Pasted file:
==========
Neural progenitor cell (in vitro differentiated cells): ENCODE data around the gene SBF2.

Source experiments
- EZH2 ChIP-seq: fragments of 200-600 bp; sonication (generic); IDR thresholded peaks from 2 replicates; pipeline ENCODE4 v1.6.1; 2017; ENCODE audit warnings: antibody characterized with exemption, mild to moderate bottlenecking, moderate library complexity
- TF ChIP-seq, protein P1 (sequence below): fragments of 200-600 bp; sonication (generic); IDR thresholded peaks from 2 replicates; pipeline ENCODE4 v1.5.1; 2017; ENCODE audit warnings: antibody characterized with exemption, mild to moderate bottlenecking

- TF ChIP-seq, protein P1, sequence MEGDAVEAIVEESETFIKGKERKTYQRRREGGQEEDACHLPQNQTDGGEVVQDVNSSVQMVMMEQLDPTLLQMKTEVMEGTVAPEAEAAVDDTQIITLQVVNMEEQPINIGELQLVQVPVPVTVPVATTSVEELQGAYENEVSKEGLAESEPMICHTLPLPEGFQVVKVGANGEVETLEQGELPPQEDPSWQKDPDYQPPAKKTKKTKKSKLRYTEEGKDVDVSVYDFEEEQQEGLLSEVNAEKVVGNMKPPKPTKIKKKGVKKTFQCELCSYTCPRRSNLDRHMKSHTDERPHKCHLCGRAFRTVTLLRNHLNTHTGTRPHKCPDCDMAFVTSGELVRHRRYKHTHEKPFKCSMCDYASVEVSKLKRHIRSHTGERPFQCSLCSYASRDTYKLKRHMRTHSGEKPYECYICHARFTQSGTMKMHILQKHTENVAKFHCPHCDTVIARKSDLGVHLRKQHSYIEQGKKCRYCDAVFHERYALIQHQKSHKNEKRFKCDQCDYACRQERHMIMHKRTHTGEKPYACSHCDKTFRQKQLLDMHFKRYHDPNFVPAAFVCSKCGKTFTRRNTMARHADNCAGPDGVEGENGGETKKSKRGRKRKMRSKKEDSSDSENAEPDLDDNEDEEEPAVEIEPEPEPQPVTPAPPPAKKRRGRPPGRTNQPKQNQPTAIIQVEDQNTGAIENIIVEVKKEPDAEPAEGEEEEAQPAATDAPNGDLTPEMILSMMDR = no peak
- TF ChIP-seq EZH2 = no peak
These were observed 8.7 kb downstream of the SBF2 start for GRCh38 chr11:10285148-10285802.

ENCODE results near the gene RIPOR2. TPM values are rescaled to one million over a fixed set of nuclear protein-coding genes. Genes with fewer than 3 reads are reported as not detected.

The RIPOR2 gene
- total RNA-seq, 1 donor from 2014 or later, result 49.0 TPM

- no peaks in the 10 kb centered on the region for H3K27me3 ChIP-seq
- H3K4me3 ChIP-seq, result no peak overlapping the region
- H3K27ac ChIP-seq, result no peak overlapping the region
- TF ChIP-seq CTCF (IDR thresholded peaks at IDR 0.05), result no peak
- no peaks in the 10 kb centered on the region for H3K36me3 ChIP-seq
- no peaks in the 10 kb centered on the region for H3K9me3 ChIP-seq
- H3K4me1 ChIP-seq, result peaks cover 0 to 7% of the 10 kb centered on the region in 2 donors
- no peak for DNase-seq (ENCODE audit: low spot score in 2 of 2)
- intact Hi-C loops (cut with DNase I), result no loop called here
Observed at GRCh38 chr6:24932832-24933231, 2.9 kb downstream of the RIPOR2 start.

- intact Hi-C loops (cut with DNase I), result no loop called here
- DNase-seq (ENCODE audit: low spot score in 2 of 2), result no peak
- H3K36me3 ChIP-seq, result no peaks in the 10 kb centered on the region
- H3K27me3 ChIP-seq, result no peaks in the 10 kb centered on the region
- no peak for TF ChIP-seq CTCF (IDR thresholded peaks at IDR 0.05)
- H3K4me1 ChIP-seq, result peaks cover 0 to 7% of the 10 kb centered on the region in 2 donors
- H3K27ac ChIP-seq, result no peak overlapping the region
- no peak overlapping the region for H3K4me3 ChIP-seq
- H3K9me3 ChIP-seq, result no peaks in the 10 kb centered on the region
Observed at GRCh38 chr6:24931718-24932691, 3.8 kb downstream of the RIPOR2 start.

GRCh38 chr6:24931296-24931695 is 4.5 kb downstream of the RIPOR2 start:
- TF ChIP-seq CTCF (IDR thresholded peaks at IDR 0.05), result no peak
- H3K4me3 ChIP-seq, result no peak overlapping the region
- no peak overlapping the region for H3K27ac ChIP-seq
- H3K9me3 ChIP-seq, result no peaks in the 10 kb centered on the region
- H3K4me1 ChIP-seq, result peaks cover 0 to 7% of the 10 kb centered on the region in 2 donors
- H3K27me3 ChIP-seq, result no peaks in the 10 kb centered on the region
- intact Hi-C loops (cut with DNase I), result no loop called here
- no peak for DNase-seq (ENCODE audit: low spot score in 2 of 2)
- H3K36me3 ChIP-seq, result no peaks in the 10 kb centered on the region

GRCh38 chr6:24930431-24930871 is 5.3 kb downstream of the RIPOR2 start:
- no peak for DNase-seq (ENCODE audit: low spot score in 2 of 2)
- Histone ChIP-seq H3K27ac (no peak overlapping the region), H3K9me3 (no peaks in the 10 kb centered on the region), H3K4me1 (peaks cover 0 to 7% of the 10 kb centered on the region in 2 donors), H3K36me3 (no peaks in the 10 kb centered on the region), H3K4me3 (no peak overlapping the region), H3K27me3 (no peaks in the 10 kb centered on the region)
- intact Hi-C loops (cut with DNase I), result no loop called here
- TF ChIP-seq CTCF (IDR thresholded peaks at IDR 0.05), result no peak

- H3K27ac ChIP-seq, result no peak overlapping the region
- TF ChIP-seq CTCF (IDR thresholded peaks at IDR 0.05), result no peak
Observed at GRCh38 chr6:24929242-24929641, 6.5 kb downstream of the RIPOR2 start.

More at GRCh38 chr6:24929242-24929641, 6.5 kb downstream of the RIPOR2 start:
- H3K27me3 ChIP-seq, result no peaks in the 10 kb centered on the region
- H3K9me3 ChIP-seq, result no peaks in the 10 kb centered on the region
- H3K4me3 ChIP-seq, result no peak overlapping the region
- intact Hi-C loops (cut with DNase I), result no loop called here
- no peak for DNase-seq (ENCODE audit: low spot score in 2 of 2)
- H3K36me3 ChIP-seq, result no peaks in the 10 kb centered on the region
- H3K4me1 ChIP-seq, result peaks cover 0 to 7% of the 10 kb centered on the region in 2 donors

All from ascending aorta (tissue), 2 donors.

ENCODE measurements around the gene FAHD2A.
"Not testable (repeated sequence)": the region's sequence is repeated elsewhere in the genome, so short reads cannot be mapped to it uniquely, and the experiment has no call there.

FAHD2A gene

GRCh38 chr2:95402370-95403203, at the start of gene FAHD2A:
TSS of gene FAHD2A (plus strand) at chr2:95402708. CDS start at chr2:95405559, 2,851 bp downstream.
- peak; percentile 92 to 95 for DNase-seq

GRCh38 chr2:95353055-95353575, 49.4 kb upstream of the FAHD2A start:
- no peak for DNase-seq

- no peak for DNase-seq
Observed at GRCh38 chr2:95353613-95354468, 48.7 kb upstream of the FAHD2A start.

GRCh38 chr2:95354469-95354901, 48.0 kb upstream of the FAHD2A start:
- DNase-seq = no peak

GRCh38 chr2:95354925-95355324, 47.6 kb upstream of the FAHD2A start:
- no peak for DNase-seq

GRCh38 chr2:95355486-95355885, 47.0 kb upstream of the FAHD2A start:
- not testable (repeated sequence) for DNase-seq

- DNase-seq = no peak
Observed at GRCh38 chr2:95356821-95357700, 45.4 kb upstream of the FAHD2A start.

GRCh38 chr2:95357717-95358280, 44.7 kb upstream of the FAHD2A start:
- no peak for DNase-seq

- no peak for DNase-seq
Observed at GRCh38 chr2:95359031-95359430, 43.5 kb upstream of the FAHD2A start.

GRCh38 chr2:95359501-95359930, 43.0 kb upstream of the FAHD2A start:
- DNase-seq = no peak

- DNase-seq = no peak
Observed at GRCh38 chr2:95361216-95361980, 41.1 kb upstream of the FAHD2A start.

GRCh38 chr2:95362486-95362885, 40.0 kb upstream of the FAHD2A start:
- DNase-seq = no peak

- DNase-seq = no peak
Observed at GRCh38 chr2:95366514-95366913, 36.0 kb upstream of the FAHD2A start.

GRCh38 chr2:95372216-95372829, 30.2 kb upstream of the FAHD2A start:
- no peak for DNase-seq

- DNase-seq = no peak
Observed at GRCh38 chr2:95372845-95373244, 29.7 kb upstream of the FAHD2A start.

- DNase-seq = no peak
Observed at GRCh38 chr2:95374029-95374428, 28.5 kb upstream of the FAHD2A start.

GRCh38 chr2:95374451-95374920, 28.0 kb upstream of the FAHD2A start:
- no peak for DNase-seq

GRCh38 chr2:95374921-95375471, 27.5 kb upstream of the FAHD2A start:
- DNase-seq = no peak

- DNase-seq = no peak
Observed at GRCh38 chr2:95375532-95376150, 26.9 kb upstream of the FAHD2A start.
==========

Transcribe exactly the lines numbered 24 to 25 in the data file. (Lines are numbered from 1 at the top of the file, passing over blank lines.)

- H3K27me3 ChIP-seq, result no peaks in the 10 kb centered on the region
- no peak for TF ChIP-seq CTCF (IDR thresholded peaks at IDR 0.05)